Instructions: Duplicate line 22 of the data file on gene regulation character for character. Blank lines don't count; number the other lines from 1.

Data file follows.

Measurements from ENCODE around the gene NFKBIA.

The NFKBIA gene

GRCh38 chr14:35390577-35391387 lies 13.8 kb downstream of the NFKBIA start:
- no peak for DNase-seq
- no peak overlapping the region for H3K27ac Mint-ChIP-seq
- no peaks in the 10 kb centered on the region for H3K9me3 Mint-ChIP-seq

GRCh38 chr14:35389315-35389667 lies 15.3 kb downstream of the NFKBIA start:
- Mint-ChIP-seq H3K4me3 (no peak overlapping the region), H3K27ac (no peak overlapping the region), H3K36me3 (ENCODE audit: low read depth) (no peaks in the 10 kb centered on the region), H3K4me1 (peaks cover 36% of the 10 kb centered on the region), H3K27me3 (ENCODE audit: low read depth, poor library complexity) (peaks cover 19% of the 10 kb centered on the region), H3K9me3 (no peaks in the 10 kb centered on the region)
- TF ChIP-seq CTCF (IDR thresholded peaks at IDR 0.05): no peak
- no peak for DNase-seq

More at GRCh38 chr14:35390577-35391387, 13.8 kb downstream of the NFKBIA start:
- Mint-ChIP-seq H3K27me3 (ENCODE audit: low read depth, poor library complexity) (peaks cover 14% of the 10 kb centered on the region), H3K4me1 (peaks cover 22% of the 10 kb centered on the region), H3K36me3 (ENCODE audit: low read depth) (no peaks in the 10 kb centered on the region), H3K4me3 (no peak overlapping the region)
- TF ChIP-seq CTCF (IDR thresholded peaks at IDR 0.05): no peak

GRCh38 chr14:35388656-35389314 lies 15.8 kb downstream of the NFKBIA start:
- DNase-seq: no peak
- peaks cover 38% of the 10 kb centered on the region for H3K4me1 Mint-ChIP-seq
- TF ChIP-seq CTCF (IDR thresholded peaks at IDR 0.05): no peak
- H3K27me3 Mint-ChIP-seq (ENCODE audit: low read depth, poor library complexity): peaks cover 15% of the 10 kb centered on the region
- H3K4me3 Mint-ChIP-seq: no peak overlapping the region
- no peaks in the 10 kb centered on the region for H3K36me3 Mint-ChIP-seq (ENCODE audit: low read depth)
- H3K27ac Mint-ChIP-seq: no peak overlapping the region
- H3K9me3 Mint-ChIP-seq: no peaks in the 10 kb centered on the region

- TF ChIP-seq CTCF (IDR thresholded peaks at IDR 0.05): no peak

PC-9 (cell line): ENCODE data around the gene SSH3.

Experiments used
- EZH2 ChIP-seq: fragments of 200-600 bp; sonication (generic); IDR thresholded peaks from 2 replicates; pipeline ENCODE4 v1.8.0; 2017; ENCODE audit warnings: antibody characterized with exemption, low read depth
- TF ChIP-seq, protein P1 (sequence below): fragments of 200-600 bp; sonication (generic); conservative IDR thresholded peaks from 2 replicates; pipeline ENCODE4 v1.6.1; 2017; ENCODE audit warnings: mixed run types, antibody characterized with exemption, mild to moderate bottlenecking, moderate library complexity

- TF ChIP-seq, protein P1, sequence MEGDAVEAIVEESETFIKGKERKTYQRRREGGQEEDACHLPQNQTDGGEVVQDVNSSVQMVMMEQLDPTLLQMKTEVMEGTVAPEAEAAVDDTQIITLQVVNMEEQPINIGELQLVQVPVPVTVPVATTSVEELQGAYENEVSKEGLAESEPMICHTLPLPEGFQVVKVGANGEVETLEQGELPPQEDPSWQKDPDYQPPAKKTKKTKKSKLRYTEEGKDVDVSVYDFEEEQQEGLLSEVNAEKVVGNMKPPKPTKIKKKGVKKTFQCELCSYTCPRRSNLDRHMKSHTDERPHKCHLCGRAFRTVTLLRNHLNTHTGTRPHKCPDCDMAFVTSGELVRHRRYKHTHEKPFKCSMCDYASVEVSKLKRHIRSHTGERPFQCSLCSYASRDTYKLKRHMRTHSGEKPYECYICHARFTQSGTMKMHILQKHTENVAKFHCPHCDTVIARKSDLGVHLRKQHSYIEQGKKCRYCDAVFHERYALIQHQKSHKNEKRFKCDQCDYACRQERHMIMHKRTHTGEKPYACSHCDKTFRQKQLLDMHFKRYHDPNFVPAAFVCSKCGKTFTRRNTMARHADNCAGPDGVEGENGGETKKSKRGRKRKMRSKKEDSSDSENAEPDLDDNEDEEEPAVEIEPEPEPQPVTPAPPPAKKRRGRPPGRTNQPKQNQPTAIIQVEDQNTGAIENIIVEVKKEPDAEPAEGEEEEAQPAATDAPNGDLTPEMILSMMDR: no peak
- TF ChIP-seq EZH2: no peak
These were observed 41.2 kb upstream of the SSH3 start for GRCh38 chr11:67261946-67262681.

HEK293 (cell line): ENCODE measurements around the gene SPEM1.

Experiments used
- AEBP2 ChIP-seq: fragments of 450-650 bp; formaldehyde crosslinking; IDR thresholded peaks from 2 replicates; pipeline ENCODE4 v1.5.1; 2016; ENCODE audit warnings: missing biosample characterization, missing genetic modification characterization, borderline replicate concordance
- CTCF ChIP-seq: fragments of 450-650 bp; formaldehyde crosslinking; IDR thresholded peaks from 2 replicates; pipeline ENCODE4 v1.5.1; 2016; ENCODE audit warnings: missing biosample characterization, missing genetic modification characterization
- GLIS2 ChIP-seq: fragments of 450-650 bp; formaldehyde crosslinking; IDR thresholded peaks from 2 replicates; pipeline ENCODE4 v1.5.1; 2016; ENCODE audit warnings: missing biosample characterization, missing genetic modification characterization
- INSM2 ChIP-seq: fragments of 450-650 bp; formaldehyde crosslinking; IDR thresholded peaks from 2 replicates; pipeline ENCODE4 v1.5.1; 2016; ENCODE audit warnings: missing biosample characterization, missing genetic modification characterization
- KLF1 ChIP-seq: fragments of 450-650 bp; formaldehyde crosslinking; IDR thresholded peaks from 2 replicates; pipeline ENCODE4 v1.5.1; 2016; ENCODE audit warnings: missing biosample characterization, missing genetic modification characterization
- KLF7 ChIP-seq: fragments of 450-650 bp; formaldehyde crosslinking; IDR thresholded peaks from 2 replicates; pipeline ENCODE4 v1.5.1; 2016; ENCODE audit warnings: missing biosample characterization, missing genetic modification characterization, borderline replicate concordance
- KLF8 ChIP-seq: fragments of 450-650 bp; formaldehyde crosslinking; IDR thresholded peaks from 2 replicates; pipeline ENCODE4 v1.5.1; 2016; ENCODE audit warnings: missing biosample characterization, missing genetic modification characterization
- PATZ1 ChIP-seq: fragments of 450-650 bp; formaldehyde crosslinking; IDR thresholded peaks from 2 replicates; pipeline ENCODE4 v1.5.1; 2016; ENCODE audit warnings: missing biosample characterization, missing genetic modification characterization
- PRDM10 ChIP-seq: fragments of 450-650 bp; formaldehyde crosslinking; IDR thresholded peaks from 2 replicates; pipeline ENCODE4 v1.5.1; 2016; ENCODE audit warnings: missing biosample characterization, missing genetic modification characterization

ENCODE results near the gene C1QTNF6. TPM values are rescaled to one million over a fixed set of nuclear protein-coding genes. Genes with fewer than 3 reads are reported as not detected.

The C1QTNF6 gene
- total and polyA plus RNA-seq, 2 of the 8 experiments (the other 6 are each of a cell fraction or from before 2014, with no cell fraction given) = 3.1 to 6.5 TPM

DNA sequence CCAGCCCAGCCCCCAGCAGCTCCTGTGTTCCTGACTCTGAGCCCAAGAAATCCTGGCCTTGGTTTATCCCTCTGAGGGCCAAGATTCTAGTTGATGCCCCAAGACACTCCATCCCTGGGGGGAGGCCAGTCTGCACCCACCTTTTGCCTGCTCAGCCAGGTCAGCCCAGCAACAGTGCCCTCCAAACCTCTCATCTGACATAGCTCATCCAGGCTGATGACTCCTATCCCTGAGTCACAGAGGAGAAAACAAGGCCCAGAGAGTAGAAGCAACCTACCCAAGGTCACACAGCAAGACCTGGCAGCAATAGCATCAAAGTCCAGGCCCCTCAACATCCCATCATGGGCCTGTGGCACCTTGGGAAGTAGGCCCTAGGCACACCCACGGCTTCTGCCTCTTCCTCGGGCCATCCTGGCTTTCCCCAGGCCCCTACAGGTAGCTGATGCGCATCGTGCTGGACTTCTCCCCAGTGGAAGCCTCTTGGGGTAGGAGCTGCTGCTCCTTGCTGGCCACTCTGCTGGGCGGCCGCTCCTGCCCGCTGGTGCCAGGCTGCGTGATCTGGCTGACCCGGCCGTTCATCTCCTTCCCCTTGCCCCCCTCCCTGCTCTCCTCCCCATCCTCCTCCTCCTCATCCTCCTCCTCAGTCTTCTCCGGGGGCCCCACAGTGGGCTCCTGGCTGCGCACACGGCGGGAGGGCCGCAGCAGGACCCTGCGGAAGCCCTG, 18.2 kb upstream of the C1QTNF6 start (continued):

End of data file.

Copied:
- H3K9me3 Mint-ChIP-seq: no peaks in the 10 kb centered on the region